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81 -- Alignment of learning with business needs and individual employee competency needs -- Provision of a broad range of internal and external formal and informal learning opportunities -- Chief-level (or C-level) involvement and support for learning -- Combination of learning with other performance improvement solutions. Interpretation An increasingly competitive global economy and the realization that human capital is the key to organizational performance have been a mixed blessing for workplace learning and performance profe ssionals in recent years. WLP professionals' stock has gone up as the perceived value of learning has increased. The status of the learning organization has been elevated as more and more organizations appoint a chief-level officer with responsibility for learning who reports directly to the CEO rather than through HR. But with elevated status come elevated expectations. These expectations are translated into mandates to "run learning like a business," "demonstrate the value of learning," and "drive organizational performance. Organizations that really get the link between learning and performance have stepped up to the plate with, if not increased investment, at least increased efforts to align learning with business goals, target learning resources at mission-critical competencies, and measure both the effectiveness of learning and the efficiency of the learning organization in delivering improved performance outcomes. We see these trends most clearly in the sample of ASTD BEST awa rd winners. Not all BEST organizations spend more than the norm on learning, but all maximize and measure the efficiency and effectiveness of their investment, and align learning with business and individual employee competency needs. The BEST organizations also provide a broad range of internal and external learning opportunities for employees, going beyond traditional formal learning activities to begin formalizing the informal; for example, legitimizing and providing structures for knowledge sharing and coaching. The BEST learning organizations have C-level involvement and support, and systematically involve leaders as role models and teachers. The BEST learning organizations also embrace the integration of learning and other performance improvement strategies. The BEST attribute performance gains as much to non-learning solutions as to learning solutions. The focus of BEST learning organizations on coaching, knowledge sharing, non-learning performance improvement strategies, and measurement parallels and validates the inclusion of these as areas of expertise in ASTD's new competency model for the WLP profession. While the BEST learning organizations lead the way, other organizations are still struggling with the transition from a position of entitlement or luxury to a position of criticality and scrutiny. In our largest and broadest sample of organizations (BMS), only 8% report that they are evaluating effectiveness in terms of business impact. On the other hand, the drive for efficiency is evident across the board as use of technology increases in all samples, at least for delivery of learning. If organizations take advantage of the integration and data collection capabilities of their technology-based learning management systems, then there is the potential for greater a lignment and more measurement of learning and performance outcomes.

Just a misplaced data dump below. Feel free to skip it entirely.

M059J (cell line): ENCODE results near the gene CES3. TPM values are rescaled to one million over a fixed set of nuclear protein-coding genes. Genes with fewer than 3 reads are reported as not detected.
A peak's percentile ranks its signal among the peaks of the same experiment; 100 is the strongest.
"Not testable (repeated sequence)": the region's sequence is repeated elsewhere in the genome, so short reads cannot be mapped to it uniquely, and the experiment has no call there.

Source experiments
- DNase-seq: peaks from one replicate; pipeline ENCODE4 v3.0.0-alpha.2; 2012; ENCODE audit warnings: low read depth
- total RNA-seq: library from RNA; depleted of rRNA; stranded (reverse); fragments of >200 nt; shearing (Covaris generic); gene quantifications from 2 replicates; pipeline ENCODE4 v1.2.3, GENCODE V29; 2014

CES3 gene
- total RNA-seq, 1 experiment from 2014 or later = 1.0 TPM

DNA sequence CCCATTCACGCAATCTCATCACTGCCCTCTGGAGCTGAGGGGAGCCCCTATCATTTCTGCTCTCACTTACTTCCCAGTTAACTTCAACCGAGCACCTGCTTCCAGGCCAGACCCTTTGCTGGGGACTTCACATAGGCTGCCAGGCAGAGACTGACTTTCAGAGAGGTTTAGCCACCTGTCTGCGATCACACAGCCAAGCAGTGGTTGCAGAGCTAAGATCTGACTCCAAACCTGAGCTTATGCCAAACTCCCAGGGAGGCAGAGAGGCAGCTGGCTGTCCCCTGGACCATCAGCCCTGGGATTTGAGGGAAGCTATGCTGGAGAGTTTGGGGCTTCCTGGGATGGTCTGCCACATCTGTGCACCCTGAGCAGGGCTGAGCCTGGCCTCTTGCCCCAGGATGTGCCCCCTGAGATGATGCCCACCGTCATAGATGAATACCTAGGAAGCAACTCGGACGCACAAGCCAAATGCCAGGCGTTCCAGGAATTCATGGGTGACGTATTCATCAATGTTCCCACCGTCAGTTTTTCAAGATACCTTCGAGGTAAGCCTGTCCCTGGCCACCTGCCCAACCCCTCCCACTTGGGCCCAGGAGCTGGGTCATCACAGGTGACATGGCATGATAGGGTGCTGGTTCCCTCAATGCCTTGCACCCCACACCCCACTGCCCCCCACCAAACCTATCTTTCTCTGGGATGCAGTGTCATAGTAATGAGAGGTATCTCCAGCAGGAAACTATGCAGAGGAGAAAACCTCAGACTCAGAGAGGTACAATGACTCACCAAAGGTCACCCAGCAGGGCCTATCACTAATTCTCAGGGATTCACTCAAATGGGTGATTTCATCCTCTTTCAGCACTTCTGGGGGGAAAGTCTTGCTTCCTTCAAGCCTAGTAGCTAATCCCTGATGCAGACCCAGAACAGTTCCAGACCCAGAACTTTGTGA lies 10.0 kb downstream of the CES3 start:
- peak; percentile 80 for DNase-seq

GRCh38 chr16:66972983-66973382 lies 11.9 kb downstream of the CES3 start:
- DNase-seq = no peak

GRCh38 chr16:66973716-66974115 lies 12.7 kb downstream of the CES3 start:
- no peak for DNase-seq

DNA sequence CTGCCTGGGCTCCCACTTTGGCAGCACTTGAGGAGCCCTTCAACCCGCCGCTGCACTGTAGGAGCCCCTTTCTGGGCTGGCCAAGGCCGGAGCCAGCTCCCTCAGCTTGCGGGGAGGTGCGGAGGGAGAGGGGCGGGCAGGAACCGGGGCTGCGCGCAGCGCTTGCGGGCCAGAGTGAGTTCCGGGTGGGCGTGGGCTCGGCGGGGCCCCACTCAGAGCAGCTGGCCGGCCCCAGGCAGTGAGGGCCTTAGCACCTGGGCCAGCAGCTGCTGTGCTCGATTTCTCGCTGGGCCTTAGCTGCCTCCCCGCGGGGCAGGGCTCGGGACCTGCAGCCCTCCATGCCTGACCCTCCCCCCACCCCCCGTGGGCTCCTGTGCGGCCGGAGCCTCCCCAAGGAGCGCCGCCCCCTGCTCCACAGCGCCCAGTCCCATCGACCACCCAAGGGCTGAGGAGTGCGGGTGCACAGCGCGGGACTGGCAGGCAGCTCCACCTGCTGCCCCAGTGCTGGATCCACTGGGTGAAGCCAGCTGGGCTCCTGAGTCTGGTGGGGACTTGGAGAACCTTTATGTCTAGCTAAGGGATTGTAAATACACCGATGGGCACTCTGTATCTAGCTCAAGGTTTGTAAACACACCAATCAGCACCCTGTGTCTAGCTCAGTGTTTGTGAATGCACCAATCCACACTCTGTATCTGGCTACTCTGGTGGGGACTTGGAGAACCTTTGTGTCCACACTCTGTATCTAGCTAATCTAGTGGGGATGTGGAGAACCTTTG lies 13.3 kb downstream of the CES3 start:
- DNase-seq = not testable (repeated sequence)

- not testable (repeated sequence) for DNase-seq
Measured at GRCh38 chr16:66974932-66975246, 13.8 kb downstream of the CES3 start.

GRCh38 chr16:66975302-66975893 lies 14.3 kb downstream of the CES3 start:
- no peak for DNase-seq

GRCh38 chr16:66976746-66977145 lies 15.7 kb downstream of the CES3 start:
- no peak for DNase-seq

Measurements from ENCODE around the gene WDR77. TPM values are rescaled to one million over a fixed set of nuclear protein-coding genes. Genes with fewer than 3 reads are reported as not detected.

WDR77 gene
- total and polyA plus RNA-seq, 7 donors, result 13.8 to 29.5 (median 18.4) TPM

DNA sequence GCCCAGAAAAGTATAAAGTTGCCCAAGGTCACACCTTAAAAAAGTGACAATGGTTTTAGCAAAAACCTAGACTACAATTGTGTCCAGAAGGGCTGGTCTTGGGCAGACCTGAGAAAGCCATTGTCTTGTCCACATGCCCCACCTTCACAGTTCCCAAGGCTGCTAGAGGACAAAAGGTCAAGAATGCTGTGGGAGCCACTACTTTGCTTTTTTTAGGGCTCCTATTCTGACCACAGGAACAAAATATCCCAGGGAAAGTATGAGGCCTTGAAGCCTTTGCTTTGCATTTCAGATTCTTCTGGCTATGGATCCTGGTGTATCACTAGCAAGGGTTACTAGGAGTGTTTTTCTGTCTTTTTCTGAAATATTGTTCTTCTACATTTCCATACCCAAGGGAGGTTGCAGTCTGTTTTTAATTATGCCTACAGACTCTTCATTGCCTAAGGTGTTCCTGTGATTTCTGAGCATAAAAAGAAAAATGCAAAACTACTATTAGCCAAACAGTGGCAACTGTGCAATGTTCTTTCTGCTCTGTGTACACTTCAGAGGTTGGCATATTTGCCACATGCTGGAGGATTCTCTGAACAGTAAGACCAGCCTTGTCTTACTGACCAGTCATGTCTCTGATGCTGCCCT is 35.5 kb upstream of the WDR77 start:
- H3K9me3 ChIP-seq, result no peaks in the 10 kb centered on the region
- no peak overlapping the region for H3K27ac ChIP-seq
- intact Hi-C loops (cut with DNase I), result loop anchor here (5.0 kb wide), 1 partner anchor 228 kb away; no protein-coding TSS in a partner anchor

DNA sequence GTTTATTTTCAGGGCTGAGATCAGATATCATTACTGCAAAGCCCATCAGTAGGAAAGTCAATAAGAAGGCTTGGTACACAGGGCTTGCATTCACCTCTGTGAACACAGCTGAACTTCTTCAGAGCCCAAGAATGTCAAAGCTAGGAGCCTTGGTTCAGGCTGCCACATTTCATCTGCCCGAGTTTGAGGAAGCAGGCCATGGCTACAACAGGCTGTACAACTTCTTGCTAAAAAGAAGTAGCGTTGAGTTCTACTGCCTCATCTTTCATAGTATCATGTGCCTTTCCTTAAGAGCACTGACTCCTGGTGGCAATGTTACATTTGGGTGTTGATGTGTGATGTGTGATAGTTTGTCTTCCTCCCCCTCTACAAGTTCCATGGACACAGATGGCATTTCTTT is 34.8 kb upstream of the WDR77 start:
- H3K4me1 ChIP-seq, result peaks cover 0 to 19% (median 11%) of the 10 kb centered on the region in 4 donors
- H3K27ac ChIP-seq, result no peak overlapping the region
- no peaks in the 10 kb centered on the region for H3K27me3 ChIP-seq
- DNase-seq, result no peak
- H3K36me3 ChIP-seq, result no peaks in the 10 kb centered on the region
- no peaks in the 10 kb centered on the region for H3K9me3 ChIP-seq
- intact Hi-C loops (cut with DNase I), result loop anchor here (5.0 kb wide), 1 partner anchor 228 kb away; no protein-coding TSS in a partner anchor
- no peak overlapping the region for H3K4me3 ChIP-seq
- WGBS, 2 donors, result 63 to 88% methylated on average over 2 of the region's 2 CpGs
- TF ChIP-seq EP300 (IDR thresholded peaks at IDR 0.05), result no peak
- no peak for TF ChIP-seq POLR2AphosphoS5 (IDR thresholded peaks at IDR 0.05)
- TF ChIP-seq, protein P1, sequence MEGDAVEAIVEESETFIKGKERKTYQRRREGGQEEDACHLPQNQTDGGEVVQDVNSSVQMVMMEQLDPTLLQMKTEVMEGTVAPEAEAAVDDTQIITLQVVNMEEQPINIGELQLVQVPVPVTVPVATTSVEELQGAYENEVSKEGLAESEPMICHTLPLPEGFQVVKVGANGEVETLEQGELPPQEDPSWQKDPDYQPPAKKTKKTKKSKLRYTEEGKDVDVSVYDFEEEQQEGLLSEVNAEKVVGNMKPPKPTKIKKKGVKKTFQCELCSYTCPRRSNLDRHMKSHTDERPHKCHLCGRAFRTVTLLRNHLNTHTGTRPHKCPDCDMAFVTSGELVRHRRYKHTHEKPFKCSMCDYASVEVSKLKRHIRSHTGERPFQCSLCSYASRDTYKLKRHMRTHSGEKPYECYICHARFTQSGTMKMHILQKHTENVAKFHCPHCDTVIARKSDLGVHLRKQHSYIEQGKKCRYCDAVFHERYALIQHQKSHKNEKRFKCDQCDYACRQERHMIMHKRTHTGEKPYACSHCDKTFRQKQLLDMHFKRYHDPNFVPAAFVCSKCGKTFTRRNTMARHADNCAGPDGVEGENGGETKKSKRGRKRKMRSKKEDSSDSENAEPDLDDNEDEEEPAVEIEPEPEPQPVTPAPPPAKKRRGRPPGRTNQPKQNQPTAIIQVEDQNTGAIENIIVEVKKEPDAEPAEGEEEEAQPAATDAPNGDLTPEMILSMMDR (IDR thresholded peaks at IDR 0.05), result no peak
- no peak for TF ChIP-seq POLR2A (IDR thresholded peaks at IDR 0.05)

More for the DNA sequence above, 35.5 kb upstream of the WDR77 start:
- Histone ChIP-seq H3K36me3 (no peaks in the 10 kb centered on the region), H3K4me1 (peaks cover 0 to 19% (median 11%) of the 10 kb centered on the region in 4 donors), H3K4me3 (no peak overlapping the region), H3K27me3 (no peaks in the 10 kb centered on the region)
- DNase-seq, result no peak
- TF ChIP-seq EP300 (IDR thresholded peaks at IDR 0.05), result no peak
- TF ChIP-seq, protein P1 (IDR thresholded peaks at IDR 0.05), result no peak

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82 There is variation in averages across the three samples included in this report (BMS, BMF, and BEST). For example, average expenditure per employee in 2003 was $818 in BMS, $1,299 in BMF, and $2,240 in BEST organizations. There is also variation within each sample. For example, expenditure per employee ranged from $290 to $2,766 in BMF organizations in 2003. Such variation may make it seem difficult to choose a suitable benchmark for any WLP indicator. Each organization has to determine appropriate levels of investment and learning practices primarily in light of current business needs and related workforce competency gaps. External benchmarks in the form of averages provide meaningful and useful norms, but there may be situations where it is appropriate to deviate from those norms. Any analysis of the state of the industry is only as good as the data on which it is based. While ASTD is confident that its samples are representative, its survey questions have not kept pace with changes in the industry. In 2005, ASTD will introduce a new set of metrics that will allow us to report on and connect more of the dots between a broader range of learning opportunities and individual, group, and organizational performance variables. ASTD plans to benchmark separately efficiency, effectiveness, alignment, and sustainability indicators and identify which indicators are most critical to each of those attributes of a learning organization. As the WLP industry and profession evolves, so too must the methods for monitoring and reporting its state on an annual basis. Meanwhile, we can say for sure that as the year 2004 ends, the state of workplace learning and performance is healthy and growing. ASTD 2004 State of the Industry Report, ASTD, Washington, D.C., 2005. Readers whowould like to read the remainder of the State of the Industry Report can go to www.astd.org and click on reports. You have to be a member to get free access to the full report.